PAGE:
Russia’s foreign minister says its Victory Day anniversary is not relevant to the pace of its war in Ukraine.
Russian Foreign Minister Sergey Lavrov says Moscow’s upcoming Victory Day celebrations on May 9 will have no bearing on the pace of its operations in Ukraine.
Speaking with the Italian outlet Mediaset, Lavrov insisted on Sunday that Moscow would not rush to wrap up its so-called “special military operation” in time for the anniversary, which celebrates Nazi Germany’s surrender to allied forces – including the then Soviet Union – in 1945.
“Our military will not artificially adjust their actions to any date, including Victory Day,” Lavrov said.
“The pace of the operation in Ukraine depends, first of all, on the need to minimise any risks for the civilian population and Russian military personnel,” he added.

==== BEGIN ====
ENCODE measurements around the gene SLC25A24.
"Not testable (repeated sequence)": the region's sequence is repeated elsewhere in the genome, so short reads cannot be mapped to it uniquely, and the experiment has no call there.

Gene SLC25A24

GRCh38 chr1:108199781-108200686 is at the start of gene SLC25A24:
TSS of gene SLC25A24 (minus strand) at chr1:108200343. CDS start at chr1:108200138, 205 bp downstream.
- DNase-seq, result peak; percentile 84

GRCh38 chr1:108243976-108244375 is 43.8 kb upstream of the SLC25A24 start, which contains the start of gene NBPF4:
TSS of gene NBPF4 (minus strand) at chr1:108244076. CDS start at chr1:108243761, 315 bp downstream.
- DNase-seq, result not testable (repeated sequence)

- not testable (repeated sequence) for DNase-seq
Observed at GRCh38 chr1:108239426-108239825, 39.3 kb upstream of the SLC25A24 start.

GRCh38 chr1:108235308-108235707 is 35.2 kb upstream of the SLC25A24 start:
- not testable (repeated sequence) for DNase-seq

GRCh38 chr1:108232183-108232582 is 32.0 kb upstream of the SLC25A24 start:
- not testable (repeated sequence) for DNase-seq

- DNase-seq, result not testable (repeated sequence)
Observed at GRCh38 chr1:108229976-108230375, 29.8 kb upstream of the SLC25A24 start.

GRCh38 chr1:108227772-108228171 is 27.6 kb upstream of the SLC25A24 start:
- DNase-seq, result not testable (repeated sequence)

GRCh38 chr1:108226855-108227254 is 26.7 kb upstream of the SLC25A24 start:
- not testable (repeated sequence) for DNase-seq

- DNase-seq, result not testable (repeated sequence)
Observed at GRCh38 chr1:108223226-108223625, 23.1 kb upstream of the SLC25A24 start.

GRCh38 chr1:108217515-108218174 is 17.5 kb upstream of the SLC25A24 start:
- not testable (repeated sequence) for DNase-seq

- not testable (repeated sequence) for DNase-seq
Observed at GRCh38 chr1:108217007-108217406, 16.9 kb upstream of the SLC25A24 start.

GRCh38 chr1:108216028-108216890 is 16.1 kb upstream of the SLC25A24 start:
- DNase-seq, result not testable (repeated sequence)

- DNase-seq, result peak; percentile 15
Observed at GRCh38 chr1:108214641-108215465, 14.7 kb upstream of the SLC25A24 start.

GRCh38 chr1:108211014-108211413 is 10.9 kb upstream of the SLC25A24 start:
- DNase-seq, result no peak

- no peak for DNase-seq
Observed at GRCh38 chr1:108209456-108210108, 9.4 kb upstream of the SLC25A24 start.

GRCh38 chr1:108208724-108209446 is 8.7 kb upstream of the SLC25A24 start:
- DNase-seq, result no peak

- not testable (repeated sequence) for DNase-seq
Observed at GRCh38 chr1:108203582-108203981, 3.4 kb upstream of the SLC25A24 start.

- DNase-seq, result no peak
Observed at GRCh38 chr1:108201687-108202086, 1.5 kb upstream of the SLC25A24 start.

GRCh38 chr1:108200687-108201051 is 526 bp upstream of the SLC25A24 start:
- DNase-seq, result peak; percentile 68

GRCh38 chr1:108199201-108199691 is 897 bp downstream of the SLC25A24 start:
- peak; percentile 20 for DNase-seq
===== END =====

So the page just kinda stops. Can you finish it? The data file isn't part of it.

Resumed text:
Russia typically marks Victory Day with a large military parade in central Moscow and a speech by President Vladimir Putin hailing the country’s leading role in the defeat of fascism in Europe.
But this year’s celebrations will come against the backdrop of Moscow’s bloody military campaign in Ukraine, which Putin has justified with claims the ex-Soviet country requires “denazification” and other allusions to World War II.
“We will solemnly celebrate May 9, as we always do. Remember those who fell for the liberation of Russia and other republics of the former USSR, for the liberation of Europe from the Nazi plague,” Lavrov said.
He added that Russia is committed to working to prevent a nuclear war from ever beginning.
Thousands of civilians have been killed and millions displaced by Russia’s invasion, which began on February 24.
Moscow has said more than 1,000 of its soldiers have been killed in the operation. Ukraine claims Russia’s losses are much higher.